Journal Information
Vol. 52. Issue 11.
Pages 570-571 (November 2016)
Vol. 52. Issue 11.
Pages 570-571 (November 2016)
Scientific Letter
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Organizing Pneumonia and Pulmonary Tuberculosis: Coexistent or Associated Diseases
Neumonía organizada y tuberculosis pulmonar: coexistencia o enfermedad asociada
Rolf Sandera,
Corresponding author

Corresponding author.
, Carlos Gómezb, Luis Borderíasc
a Servicio de Geriatría, Hospital Sagrado Corazón de Jesús, Huesca, Spain
b Servicio de Anatomía Patológica, Hospital San Jorge, Huesca, Spain
c Servicio de Neumología, Hospital San Jorge, Huesca, Spain
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Organizing pneumonitis (OP) has been defined as secondary (SOP) if it is caused by external aggressions, such as infections, toxic substances, drugs, connective tissue diseases, or other processes, and primary, idiopathic or cryptogenic when no association with any other disease can been determined.1,2 The relationship between different infection types and the onset of OP is unknown.2,3

We report the case of a 75-year-old patient, former smoker (25 pack-years) for 30 years, with a history of arterial hypertension, atrial fibrillation and surgery for colonic polyps, receiving treatment with acenocumarol, digoxin and valsartan.

He presented with a 2-week history of cough, sputum expectoration, dyspnea on moderate exertion, fever, joint pain and general malaise. Chest radiograph revealed pulmonary infiltrates in the right and left lower lobes, so treatment was started with cefditoren 400mg/day and azithromycin 500mg/day for 7 days.

The patient developed pleuritic pain in the right hemithorax due to pleural effusion and his clinical symptoms persisted, so he was admitted to hospital. Physical examination showed temperature of 38.1°C, tachypnea and 93% oxyhemoglobin saturation while breathing ambient air (FiO2 21%). Pulmonary auscultation revealed rhonchi and crackles in the right lung base.

Laboratory tests on admission showed leukocytosis, 13900leukocytes/mm3 (80% neutrophils, 9% lymphocytes, 10% monocytes), 399000platelets/mm3 and ESR 111mm/h. Of particular note among the biochemistry parameters were: ALP 133IU/l, gamma-GT 231IU/l and CRP 140mg/l. Other liver tests, renal function, ions, lipids, total proteins, albumin, uric acid, thyroid hormones, procalcitonin, ACE, immunoglobulins and complement parameters were within normal limits.

Autoimmune assay was negative and no precipitins were detected in plasma for Aspergillus or bird proteins. Arterial blood gases on ambient air showed partial respiratory failure (pO2 59mmHg) and intradermal Mantoux reaction was negative.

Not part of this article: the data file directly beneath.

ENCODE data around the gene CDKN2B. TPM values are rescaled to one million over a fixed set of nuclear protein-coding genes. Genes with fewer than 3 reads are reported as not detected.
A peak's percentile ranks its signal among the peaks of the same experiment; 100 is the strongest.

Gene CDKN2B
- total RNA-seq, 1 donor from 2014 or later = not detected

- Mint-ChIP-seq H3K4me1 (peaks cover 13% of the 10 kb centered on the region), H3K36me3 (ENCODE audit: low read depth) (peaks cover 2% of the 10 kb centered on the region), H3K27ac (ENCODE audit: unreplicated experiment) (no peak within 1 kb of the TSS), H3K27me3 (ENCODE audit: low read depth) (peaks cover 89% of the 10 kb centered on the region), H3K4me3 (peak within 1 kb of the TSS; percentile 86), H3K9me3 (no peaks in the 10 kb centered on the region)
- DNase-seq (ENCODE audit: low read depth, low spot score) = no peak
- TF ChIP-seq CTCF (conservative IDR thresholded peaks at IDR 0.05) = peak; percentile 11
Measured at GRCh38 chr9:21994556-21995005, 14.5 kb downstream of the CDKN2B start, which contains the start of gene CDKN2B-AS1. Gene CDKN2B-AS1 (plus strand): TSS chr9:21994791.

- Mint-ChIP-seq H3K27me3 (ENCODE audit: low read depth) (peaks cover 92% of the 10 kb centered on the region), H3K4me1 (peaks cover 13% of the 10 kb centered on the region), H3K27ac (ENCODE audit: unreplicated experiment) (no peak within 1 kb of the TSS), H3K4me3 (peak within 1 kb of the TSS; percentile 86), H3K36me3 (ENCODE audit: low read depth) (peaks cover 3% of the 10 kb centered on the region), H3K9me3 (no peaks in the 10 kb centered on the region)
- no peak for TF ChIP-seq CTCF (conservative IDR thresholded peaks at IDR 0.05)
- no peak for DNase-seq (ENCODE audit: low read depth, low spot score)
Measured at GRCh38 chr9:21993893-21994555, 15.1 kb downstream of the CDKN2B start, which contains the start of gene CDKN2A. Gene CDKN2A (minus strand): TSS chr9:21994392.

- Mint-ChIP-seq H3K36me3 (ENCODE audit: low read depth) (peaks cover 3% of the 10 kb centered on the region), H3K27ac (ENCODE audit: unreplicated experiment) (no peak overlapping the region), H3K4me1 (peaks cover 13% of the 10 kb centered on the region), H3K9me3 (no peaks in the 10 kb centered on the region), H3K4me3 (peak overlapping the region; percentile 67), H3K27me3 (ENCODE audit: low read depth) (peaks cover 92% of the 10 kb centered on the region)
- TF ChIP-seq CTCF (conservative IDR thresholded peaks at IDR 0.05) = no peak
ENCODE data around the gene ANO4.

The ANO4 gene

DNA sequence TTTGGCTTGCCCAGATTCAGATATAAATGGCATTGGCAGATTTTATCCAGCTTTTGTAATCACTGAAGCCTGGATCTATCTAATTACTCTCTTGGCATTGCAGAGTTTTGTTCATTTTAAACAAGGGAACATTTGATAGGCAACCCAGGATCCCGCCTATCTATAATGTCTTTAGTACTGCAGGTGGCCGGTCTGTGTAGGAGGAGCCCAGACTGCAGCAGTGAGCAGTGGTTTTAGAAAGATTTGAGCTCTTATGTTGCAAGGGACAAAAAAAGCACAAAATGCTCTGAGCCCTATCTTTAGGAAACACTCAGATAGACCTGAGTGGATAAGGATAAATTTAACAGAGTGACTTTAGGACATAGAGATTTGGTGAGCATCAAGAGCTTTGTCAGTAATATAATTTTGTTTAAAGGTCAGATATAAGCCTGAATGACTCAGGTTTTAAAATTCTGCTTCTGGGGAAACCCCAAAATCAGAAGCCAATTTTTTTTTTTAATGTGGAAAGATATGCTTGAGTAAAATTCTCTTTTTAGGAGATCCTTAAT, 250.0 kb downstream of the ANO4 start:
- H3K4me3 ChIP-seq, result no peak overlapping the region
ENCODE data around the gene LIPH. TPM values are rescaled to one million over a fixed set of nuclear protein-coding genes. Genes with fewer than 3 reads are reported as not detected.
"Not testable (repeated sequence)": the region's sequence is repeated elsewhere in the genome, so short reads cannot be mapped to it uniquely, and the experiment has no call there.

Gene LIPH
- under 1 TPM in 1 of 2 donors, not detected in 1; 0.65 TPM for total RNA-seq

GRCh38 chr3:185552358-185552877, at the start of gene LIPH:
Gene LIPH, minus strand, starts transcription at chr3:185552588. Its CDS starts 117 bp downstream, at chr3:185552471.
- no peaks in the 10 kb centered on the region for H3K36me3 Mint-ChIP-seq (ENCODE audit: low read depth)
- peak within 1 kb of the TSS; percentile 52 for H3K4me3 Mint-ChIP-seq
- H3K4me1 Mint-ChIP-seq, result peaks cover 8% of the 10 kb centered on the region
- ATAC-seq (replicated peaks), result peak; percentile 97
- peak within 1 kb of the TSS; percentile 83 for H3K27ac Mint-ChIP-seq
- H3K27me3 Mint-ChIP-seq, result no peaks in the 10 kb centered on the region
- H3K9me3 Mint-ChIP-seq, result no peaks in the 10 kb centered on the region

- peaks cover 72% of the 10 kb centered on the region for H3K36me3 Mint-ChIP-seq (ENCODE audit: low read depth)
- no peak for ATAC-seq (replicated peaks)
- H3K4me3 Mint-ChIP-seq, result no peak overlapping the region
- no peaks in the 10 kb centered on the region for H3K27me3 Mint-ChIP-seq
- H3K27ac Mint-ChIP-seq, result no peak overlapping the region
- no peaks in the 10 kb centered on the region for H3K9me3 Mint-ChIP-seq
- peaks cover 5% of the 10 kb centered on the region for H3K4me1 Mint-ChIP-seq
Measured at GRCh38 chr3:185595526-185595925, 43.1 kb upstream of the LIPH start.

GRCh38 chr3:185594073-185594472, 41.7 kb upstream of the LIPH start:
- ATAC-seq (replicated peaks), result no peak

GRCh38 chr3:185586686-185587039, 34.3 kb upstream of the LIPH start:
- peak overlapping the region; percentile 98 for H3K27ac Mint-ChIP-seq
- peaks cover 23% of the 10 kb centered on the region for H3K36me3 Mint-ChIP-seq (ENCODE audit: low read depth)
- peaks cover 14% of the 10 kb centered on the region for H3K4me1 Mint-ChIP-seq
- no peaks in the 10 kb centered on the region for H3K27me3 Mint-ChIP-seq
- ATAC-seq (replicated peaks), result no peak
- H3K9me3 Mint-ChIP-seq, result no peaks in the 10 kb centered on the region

Chest computed tomography showed alveolar infiltrate with poorly defined borders, with the appearance of a polylobulated mass in the anterior segment of the right lower lobe and a solid nodule in the same lobe, measuring 25mm in diameter, associated with pleural effusion. Patchy infiltrates with areas of ground glass opacity were also seen in the lingula and left lower lobe (Fig. 1).

Fig. 1.

Lung computed tomography showing bilateral pulmonary infiltrates (right lung base and left lower lingula) with bronchoalveolar patter and right pleural effusion.


Thoracocentesis yielded 50cm3 of yellowish serous liquid with mixed cellularity consisting of mesothelial and polymorphonuclear cells and lymphocytes. pH was 7.44, concentration of protein in pleural fluid (3.6IU/l) and serum (6.3g/dl), glucose 125mg/dl and ADA 36IU/l with no evidence of acid-alcohol resistant bacilli or other microbes. Microbiological culture of the pleural fluid, including specific media for Koch's bacillus, were negative. Bronchoscopy was performed, revealing “saber-sheath” trachea and main bronchi with tendency to collapse, with no other significant findings.

After starting treatment with piperacillin and linezolid (for 6 days), fever resolved without radiological improvement, and the remaining symptoms persisted. Given the CT findings, a Tru-cut® needle biopsy was performed in the right lower lobe. The histological report was consistent with organizing pneumonia, and a non-caseifying granuloma with no AFB was also observed in the stain.

Pulmonary infiltrate and pleural effusion resolved within 3 days of starting treatment with methylprednisolone 40mg/day. After Mycobacterium tuberculosis was isolated in a bronchoalveolar lavage culture, antituberculostatics were started (etambutol/isoniazid/pyrazinamide/rifampicin), while corticosteroid dosing was maintained, leading to significant clinical improvement.

Huo et al. recently associated the presence of epithelioid cell granulomas or giant multinucleated cells in organizing pneumonia resections with an infectious etiology.4,5 Our patient had no history of exposure that might cause hypersensitivity pneumonitis. In contrast, the presence of consolidation with air bronchogram, a nodule and patchy infiltrates with multiple areas of ground glass opacity are common findings in organizing pneumonia, and although the infectious etiology could not be ruled out, series have been published in which organizing pneumonia occurs with pleural effusion in up to 20% of patients with focal lesions.

We can conclude from this clinical case that secondary organizing pneumonia should be considered in cases of persistent infiltrates despite antibiotic treatment (including antituberculous treatment).


Our thanks to Dr M. Marigil of the Anatomical Pathology Department and Dr E. Briz of the Respiratory Medicine Department of the Hospital San Jorge, Huesca.

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Please cite this article as: Sander R, Gómez C, Borderías L. Neumonía organizada y tuberculosis pulmonar: coexistencia o enfermedad asociada. Arch Bronconeumol. 2016;52:570–571.

Copyright © 2016. SEPAR
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